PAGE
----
The F Word: Format
By Briana Hansen
When you have a riveting story stuck in your head and begging to come out onto the blank page in front of you, it can feel like a daunting undertaking.
But we’re writers. We don’t write because it’s easy. We write because we have to.
In order to even get started in writing your screenplay, you have to speak the screenwriting language. Assuming, of course, you hope to someday get your script read by industry professionals, submit it to contests, or do anything other than let it live on your computer. And the cost of entry into the screenwriting field is understanding the basic structure of a screenplay. Part of the reason so many writers use Final Draft is that it is a very user-friendly interface that helps you quickly and efficiently get your words out onto the paper. It’s not the only screenwriting software out there, but it’s definitely the industry standard.
The next best thing you can do to teach yourself proper formatting is, of course, read other scripts. Read as many scripts as your schedule allows. Find old scripts. Find new scripts. Read Emmy and Oscar-nominated scripts. Read feature screenplays and pilot episodes. Read books that outline structure, what needs to be communicated by each marker, and why. Notice the way other writers introduce characters, the brevity in their descriptions, and their various style choices.
Read, read, read.
What you’ll notice is that they all follow more or less the same formatting. But every once in a while, there are variations. Sometimes certain writers will bold their scene headings. Others will underline their scene headings. Some will use “CUT TO:” while others simply skip the transitional language when starting another scene. These small tweaks can be distracting and can seem to only add to the confusion of all the balls a writer already has to keep in the air as they write.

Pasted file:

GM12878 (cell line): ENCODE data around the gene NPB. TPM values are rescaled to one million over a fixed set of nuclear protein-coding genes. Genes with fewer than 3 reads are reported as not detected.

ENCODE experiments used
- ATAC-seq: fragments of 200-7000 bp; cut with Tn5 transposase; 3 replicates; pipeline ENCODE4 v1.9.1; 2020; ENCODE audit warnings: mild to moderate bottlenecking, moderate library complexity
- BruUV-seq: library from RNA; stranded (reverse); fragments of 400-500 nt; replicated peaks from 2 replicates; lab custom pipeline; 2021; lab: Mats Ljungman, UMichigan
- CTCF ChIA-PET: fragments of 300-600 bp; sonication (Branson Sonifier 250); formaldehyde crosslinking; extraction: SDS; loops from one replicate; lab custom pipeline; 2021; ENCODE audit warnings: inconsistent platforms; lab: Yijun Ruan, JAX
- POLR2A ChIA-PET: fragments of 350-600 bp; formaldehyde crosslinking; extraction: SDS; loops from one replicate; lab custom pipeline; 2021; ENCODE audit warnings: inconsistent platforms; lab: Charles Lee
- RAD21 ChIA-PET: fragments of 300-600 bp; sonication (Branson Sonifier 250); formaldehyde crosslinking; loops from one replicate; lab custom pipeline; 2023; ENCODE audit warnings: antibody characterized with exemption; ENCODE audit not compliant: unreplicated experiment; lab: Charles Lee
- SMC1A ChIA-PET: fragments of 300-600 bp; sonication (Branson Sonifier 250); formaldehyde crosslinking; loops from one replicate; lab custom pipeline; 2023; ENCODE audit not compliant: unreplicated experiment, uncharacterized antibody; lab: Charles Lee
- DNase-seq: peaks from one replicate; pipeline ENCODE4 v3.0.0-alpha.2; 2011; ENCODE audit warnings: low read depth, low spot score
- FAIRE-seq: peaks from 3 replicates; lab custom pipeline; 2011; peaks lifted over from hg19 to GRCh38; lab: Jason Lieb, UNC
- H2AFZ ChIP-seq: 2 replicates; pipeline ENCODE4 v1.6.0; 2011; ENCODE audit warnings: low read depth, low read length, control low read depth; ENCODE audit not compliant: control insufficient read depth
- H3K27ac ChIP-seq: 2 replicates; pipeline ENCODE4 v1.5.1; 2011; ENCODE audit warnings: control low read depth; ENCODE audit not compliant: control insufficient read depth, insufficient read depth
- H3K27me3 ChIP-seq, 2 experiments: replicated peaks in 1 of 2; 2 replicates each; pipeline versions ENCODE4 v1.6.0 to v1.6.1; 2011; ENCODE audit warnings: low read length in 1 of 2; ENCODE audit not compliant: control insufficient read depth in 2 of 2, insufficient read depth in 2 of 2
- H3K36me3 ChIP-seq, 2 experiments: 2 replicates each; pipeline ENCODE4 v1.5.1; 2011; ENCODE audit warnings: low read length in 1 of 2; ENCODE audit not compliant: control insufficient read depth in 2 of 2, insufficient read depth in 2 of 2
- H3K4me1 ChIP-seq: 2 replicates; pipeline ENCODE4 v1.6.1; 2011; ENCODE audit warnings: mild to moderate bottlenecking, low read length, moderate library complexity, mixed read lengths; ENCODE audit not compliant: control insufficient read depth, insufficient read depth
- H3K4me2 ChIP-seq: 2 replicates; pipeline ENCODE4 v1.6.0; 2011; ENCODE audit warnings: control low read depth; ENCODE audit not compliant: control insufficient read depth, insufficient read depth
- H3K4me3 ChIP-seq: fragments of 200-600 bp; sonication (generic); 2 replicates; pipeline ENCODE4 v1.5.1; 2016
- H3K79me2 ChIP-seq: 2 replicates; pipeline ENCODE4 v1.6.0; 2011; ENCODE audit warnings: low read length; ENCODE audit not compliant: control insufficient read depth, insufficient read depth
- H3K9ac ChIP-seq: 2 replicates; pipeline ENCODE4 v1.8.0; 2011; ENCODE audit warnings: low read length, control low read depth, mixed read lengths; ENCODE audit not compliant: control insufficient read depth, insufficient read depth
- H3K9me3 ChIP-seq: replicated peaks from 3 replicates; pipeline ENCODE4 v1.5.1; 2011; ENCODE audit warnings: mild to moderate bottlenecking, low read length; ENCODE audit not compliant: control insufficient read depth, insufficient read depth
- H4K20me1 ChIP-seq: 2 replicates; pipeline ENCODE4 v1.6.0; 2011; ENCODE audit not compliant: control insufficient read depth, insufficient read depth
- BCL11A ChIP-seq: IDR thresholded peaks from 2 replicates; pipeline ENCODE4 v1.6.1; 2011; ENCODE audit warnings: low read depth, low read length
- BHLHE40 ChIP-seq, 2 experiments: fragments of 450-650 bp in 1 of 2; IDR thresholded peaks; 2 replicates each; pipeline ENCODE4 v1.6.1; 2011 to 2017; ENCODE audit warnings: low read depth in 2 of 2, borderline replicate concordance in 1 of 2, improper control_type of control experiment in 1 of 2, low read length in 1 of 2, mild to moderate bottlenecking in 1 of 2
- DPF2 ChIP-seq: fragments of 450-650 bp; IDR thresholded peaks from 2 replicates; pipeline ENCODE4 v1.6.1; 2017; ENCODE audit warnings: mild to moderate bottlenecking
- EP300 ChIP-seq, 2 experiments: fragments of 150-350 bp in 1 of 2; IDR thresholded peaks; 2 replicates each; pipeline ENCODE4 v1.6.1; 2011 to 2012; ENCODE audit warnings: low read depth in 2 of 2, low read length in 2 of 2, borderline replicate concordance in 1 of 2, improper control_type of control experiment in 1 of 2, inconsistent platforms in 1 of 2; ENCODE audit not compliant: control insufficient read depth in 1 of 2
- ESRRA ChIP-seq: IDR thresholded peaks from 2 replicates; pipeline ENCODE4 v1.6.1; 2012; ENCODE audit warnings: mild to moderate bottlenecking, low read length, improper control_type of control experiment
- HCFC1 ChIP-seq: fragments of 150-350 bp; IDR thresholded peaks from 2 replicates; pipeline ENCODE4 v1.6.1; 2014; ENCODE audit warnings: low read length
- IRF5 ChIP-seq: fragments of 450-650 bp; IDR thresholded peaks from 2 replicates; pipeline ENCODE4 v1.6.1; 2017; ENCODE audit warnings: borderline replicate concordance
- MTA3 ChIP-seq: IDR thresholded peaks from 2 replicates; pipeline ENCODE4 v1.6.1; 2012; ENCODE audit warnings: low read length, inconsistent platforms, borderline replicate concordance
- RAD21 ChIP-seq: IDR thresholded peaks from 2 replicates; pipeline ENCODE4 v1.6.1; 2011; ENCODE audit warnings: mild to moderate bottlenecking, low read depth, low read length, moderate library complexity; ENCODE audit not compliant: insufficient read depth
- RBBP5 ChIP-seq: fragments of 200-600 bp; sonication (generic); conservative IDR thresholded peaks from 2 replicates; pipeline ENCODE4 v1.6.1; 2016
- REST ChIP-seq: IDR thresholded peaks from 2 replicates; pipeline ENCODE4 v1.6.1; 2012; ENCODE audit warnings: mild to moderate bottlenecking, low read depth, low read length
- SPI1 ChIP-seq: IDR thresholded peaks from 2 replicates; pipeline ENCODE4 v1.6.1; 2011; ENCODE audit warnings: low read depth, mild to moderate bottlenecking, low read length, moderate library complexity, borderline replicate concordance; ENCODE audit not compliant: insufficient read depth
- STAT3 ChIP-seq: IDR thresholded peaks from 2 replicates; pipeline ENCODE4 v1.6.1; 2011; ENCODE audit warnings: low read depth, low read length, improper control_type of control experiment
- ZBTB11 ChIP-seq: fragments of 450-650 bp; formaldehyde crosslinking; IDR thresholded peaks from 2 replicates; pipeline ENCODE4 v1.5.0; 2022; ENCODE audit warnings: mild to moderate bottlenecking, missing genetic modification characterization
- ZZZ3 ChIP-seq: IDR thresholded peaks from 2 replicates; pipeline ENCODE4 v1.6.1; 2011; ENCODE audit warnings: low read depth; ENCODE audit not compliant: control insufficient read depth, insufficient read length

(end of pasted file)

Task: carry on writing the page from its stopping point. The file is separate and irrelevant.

So which of these minor variations of scene headings below is correct?
Well, a delightful answer on this very issue came up in a recent Roadmap Gatekeepers Webinar. The resounding answer to this very question – a question about these small visual tweaks that don’t seem to have a consistent answer – was that it doesn’t matter.
You read that right. In a world where every little detail you put on the page matters, whether or not you choose to bold, underline, or bold and underline scene headings and other small formatting tweaks generally doesn’t matter. The caveat is, of course, it doesn’t matter as long as you’re consistent and it’s easy to understand.
When people read a script, they want to delve into the imaginative and emotional world that the story sets up. That’s almost impossible to do if the formatting is so improper it’s distracting. But if the formatting is pretty much all there, there’s nothing wrong with taking some creative liberties and playing around with the way your transitions look. As long as you do it consistently and it helps the reader continue along with the story at a smooth pace.
What a relief, huh?
At the end of the day, people read to hear your voice come out on the paper. They want to know who you are as a human, what your perspective is on life, and how you meld those two things into dynamic storytelling. And, sure, you have to play by the standard expected formatting rules. Prove that you speak the language. Choose a format you like that provides clarity and stay consistent.
Now get back to writing.